GIANT OCTOPI: Another monster updated from OD&D! They live in the shallows in dark caves, and feed on giant crabs, unwary swimmers and small boats. They're generally peaceful, but will attack in numbers if provoked.
GIANT SQUIDS: Yep, it's another old monster with new info. They're more aggressive than Octopi, and can even feed on whales (!). They're pretty cowardly though, and they also tire quickly. And when they grapple a ship, their beak acts as a ram upon it.
GIANT CROCODILES: Giant Crocs get a slightly expanded entry, but it's nothing that wasn't already covered earlier.
GIANT TOADS: Just so you know it's an Arneson project, here are the toads. They're peaceful, but will fight to the death if provoked. They can also be found in many different types of terrain and have the ability to blend into their surroundings - which is treated as invisibility! As would be expected they can jump a long way, and they can attack with their long tongues. They have a cool attack with the tongue that can draw PCs into its mouth. They'll attack any insect of less than 2 hit dice on sight, but I can't see it coming up in games too often!
GIANT FROGS: Because you can't have enough entries for what is basically the same creature. But when the entry begins "This giant man-eating frog is truly vicious"? That's how you write a monster entry. Generally they're the same as Toads, but only found in swamps and along rivers, and with a far meaner temperament.
GIANT LEECH: Yeah, we've seen these guys before in OD&D Vol. 2. Here they get some habitat info, and their blood drain attack gets beefed up as well. Not only do they drain levels, but the victim so drained must get a Cure Disease spell within a month or die. Giant Leech - deadlier than Wights, Wraiths, or Spectres.
GIANT BEAVER: Now now. They start out like standard beavers - they'll flee, but fight when cornered, and they like to build dams and such. But then the entry goes on about their intelligence, and how you can pursuade them to build stuff in exchange for jewelry, gold, or - get this - gourmet bark. Not only are their pelts valuable, but you can sell their kids as well.
GIANT OTTER: They don't usually attack unless their young are threatened, but they're very playful, and their antics can scare your horses and overturn wagons. A good lightning bolt should fix that right up. Apparently they have a "vast native intelligence", and can't fall into non-magical traps - kind of like the Road Runner. Like Beavers, you can skin 'em or sell 'em.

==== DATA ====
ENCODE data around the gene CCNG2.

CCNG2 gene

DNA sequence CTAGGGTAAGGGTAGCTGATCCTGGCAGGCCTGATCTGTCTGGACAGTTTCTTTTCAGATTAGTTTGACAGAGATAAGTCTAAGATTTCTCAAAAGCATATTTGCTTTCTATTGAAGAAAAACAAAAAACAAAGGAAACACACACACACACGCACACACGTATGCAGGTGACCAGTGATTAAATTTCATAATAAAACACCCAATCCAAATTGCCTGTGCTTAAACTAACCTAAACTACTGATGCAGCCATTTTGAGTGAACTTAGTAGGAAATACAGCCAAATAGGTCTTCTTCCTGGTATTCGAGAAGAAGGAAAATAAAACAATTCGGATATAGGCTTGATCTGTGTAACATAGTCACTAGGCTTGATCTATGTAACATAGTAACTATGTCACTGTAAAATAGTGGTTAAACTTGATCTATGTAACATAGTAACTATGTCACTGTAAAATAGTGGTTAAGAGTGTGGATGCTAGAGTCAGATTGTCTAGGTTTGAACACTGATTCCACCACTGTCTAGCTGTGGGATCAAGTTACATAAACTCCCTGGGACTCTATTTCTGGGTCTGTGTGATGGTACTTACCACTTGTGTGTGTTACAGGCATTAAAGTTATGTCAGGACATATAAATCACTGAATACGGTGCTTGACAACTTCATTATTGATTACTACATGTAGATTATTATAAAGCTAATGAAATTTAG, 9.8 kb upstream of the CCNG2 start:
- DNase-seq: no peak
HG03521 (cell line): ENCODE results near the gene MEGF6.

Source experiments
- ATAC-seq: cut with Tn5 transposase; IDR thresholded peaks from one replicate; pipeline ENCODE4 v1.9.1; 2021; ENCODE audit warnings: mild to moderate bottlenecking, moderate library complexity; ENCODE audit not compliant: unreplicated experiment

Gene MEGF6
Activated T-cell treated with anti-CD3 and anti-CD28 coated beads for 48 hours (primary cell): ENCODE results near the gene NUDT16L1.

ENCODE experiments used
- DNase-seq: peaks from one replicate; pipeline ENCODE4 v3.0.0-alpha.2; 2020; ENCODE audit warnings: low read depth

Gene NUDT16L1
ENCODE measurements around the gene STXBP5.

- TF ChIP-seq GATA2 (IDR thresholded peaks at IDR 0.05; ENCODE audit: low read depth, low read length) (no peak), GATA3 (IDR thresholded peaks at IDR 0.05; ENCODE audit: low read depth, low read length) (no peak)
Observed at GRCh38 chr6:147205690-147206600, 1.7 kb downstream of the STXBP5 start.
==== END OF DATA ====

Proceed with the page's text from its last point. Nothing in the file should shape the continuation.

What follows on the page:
GIANT WASPS: Yay! I love giant insects. They have a deadly sting but it can only be used once or twice. And there's no saving throw - the victim is toast unless he gets a cure poison within a day. He'll be in trouble if he's by himself as well, because the poison paralyses its victim after an hour. Not only that, but it also reduces the resurrection survival roll by 30%! One thing I do appreciate about this supplement is that it's trying to branch out into different types and strengths of poison. Too bad it's usually erring on the over-powerful side...
GIANT STAG BEETLE: Ten feet long, with two ten foot horns, they like to raid grain fields and forests. Otherwise they just attack whatever gets in their way.
RHINOCEROS BEETLE: This one is twenty foot long, and only found in equatorial rainforests, with one bloody great horn. Usually they just fly about eating fruit, but they'll also destroy anything in their path.
BOMBARDIER BEETLE: This one's only 6 feet long (puny), scavenges dead flesh and lays its eggs in offal. When attacked they release an acid cloud with a deafening bang.
FIRE BEETLE: Much like the other beetles, but smaller, and with glowing spots near their eyes. Apparently they're highly prized by adventurers, but there's no mention of being able to cut the glowy bits out and carry them - do adventurers have to herd them or something?
BORING BEETLE: Slightly more intelligent beetles that feed on yellow mold and cultivate slimes and oozes - a boring beetle lair actually sounds like a fun adventure site.
There's a final bit about what happens to adventurers eaten by beetles - they are ground up by the mandibles and - wait for it - impossible to resurrect. I love that such mundane creatures can trump even the most powerful of magic.
Tomorrow I continue with more monsters - big lizards, big fish, and other gigantical nasties.